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Growing amaranth– Lodging

As I’ve stated here and other forums before, I think amaranth is the best overall survival crop.  First of all, in some varieties, it is a naturally occurring weed.  Farmers fight this weed as it reproduces so quick & is exceptionally hardy.  In some areas, it is becoming resistant even to Roundup.  It needs little water, no fertilizer & comes back if you cut it down.  It is EXACTLY these traits that make it, and especially the commercial varieties, such a valuable survival crop.

I’m not going to go into great detail about amaranth, as I have discussed it in prior discussions. Just let it be known, the whole plant is edible.  Young leaves & stems make a great, nutritious salad.  Older leaves can be cooked like collard greens.  The seeds are likewise exceptionally nutritious and can be ground into flour.  What I do want to discuss is that the taller varieties seem to have a tendency toward lodging which is the displacement of stems or roots from their vertical and proper placement.  After strong, windy storms, which we have had several lately, most of my small test plot of Copperhead amaranth is now knocked over.  Just one plant is still standing.  For lots of grain type crops, such as corn, this lodging could cause you to lose your crop.  But amaranth, being the weed it is, just keeps on growing.  Even when the stalks are knocked flat to the ground, the plants reorient their growth, and keep on growing.  In the pics below, you can see they are just now beginning to set their lovely, nutritious seeds.

amaranth 1

amaranth 2

amaranth 3

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  • Comments (17)

    • 2

      Redneck, how long before you can harvest it? How many harvests in a year?

      • 3

        A lot depends on how you grow it.  Left alone, it will grow for about 2-3 months, set a big head of seeds and then die off.  However, especially when growing it for the leaves, you cut off the top third or half of the plant when it gets  between knee high & waist high.  You harvest those leaves and within a week or so, the plant will set out a whole lot of new growth along multiple stems.  Keep doing this thru the growing season to harvest more leaves.  I actually did this once with all these plants.  It is a way to force the plants to get bushier and set more stems & leaves.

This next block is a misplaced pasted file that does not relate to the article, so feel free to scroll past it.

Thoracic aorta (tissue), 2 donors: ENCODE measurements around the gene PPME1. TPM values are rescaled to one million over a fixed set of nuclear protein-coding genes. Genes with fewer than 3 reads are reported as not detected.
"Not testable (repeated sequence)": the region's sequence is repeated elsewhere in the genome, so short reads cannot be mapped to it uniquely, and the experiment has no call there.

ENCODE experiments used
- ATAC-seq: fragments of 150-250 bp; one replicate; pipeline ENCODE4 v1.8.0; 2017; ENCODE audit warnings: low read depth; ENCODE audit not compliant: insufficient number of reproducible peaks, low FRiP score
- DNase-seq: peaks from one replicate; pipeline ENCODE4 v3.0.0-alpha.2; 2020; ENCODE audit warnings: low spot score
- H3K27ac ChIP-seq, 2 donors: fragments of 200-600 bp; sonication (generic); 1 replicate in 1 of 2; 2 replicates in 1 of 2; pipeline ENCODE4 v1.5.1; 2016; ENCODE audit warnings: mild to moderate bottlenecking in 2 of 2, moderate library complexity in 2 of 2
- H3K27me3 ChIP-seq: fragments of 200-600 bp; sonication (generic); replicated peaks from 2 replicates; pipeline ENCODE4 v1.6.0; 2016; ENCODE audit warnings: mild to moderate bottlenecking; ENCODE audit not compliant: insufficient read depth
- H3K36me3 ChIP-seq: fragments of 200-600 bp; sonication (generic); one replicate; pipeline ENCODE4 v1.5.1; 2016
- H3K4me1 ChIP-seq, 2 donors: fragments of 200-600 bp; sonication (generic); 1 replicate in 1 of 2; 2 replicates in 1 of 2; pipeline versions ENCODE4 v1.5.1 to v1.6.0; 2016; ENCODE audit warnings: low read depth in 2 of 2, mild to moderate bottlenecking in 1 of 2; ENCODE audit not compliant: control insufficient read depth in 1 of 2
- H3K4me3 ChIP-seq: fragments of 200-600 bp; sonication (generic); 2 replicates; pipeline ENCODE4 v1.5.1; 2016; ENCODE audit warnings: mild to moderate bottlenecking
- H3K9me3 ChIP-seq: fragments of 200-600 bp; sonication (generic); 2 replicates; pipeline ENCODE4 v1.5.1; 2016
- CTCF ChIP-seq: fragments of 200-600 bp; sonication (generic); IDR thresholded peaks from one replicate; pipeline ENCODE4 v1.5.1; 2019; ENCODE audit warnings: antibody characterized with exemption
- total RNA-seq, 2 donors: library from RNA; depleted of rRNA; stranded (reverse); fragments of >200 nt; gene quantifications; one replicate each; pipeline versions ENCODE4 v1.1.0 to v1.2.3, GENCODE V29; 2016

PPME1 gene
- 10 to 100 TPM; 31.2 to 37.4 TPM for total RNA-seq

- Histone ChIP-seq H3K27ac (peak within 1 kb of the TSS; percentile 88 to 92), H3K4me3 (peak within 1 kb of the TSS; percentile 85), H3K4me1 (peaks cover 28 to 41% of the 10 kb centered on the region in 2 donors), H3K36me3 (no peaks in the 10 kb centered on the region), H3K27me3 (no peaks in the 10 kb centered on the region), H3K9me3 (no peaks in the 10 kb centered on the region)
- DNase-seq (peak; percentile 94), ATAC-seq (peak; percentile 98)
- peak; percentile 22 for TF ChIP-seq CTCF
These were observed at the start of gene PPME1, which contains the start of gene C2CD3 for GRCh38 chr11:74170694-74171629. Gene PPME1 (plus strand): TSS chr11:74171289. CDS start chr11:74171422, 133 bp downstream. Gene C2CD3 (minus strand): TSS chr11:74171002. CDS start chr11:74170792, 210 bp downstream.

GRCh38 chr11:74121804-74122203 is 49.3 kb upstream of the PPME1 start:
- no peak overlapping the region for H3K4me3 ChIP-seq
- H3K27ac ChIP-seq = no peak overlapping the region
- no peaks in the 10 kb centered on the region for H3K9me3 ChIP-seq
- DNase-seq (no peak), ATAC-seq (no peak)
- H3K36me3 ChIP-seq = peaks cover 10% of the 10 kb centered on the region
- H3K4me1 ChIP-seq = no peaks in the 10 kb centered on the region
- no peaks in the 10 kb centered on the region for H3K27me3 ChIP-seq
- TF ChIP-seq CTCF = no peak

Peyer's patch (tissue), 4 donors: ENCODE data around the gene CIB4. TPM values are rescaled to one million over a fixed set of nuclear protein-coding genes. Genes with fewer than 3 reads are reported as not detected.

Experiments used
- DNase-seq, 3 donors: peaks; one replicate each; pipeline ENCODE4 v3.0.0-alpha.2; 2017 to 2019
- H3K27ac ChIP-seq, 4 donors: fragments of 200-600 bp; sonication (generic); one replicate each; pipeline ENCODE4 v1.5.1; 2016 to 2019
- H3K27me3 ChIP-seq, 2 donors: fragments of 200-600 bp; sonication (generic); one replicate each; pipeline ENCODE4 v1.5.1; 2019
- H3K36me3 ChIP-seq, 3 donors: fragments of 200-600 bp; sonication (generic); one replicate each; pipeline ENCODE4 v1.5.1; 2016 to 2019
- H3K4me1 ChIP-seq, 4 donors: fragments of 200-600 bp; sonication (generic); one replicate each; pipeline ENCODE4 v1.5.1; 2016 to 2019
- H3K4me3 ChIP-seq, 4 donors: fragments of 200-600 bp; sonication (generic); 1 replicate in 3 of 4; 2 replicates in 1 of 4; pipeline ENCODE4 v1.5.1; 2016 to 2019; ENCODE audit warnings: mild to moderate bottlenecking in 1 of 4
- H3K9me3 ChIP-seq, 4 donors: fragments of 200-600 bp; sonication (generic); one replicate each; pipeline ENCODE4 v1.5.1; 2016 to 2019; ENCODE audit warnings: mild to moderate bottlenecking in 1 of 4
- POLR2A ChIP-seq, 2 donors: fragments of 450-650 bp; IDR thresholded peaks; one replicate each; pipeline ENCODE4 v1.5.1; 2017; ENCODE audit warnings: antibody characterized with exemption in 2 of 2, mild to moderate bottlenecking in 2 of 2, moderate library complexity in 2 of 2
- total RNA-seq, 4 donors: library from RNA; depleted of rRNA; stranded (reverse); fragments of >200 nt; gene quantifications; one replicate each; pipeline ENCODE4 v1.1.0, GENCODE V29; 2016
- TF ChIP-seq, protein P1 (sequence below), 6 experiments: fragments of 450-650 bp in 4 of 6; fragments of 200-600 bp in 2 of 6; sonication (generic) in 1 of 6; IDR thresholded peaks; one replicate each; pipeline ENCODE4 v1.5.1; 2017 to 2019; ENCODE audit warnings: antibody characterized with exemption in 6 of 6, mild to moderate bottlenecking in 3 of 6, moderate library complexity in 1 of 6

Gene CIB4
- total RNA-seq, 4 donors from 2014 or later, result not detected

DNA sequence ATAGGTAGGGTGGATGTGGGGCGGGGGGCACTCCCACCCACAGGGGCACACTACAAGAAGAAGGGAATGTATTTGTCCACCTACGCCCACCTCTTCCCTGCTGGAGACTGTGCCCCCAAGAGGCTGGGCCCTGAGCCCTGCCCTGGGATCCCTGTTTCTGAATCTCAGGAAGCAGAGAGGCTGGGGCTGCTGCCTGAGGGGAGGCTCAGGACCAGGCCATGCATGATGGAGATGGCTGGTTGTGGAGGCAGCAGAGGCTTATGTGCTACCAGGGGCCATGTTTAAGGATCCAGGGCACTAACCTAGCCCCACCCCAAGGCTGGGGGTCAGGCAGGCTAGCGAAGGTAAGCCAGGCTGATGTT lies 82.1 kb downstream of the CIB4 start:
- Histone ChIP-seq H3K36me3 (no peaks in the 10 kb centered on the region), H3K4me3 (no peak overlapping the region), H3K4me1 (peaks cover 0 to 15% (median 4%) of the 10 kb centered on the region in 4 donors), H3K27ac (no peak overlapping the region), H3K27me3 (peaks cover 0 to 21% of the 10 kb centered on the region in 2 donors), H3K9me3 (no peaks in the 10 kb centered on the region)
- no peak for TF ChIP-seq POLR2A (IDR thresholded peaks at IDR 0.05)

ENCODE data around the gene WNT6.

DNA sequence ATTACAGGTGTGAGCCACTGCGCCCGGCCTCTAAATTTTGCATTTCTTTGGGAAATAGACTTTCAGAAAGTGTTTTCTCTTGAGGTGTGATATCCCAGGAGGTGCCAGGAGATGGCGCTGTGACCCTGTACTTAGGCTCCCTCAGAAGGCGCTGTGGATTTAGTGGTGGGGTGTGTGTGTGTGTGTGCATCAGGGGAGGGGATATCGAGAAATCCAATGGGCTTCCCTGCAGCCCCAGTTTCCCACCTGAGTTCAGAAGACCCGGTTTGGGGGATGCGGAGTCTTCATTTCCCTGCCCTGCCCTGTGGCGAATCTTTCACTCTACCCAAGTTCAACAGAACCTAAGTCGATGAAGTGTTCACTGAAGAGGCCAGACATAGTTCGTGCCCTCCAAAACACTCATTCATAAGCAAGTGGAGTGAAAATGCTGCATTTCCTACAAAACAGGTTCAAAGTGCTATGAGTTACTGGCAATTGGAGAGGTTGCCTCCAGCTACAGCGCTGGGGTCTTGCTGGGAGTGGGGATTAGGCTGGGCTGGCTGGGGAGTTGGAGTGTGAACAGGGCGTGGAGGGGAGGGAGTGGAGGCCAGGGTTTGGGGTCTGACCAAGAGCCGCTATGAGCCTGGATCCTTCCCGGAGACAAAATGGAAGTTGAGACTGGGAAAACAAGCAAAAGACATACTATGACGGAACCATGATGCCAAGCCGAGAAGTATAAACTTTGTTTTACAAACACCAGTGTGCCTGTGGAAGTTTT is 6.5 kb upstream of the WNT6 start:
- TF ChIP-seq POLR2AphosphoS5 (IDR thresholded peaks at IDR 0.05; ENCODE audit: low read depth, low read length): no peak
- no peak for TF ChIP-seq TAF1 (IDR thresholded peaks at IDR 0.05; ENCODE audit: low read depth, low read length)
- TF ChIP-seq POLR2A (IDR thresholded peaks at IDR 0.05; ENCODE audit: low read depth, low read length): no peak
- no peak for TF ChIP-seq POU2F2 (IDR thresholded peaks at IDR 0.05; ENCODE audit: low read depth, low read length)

Since the plant produces so much seed & they are so small, it is common, during planting, to broadcast the seed…  like growing grass.  Amaranth tolerates crowding very well (like a weed).  Then, once the plants start growing, you thin them out by harvesting the whole plant.  That whole, young plant is 100% edible and super nutritious.  As they continue growing, you would select some of the plants for greens, and would pick them.  Other plants you would leave alone so that they will set their seeds. 

        It is a very versatile plant. 

      • 1

        Does it do well in shade?

      • 1

        My understanding is it needs at least 6 hours of sun per day.  Mine get full sun.

    • 1

      Do you know if Amaranth (or what variety of it) will grow in the southwest Sonoran desert? We are in zone 9b (Phoenix area).